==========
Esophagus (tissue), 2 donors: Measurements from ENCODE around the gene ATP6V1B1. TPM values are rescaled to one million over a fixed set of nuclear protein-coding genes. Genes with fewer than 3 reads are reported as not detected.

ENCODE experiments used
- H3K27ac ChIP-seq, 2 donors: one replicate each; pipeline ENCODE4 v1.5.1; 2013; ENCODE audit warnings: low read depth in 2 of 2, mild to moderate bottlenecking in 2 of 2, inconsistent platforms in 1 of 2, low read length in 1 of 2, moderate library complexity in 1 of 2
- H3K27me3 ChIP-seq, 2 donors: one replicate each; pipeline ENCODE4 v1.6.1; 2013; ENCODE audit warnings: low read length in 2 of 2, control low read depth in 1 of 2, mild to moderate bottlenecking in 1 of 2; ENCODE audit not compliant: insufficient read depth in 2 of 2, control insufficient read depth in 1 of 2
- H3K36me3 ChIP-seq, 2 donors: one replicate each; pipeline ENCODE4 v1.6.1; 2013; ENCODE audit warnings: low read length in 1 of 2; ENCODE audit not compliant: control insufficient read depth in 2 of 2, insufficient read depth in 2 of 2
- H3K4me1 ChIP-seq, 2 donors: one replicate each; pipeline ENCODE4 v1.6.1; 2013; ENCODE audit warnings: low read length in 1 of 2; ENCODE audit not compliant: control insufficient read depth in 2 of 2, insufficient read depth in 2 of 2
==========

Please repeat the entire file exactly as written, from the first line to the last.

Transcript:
Esophagus (tissue), 2 donors: Measurements from ENCODE around the gene ATP6V1B1. TPM values are rescaled to one million over a fixed set of nuclear protein-coding genes. Genes with fewer than 3 reads are reported as not detected.

ENCODE experiments used
- H3K27ac ChIP-seq, 2 donors: one replicate each; pipeline ENCODE4 v1.5.1; 2013; ENCODE audit warnings: low read depth in 2 of 2, mild to moderate bottlenecking in 2 of 2, inconsistent platforms in 1 of 2, low read length in 1 of 2, moderate library complexity in 1 of 2
- H3K27me3 ChIP-seq, 2 donors: one replicate each; pipeline ENCODE4 v1.6.1; 2013; ENCODE audit warnings: low read length in 2 of 2, control low read depth in 1 of 2, mild to moderate bottlenecking in 1 of 2; ENCODE audit not compliant: insufficient read depth in 2 of 2, control insufficient read depth in 1 of 2
- H3K36me3 ChIP-seq, 2 donors: one replicate each; pipeline ENCODE4 v1.6.1; 2013; ENCODE audit warnings: low read length in 1 of 2; ENCODE audit not compliant: control insufficient read depth in 2 of 2, insufficient read depth in 2 of 2
- H3K4me1 ChIP-seq, 2 donors: one replicate each; pipeline ENCODE4 v1.6.1; 2013; ENCODE audit warnings: low read length in 1 of 2; ENCODE audit not compliant: control insufficient read depth in 2 of 2, insufficient read depth in 2 of 2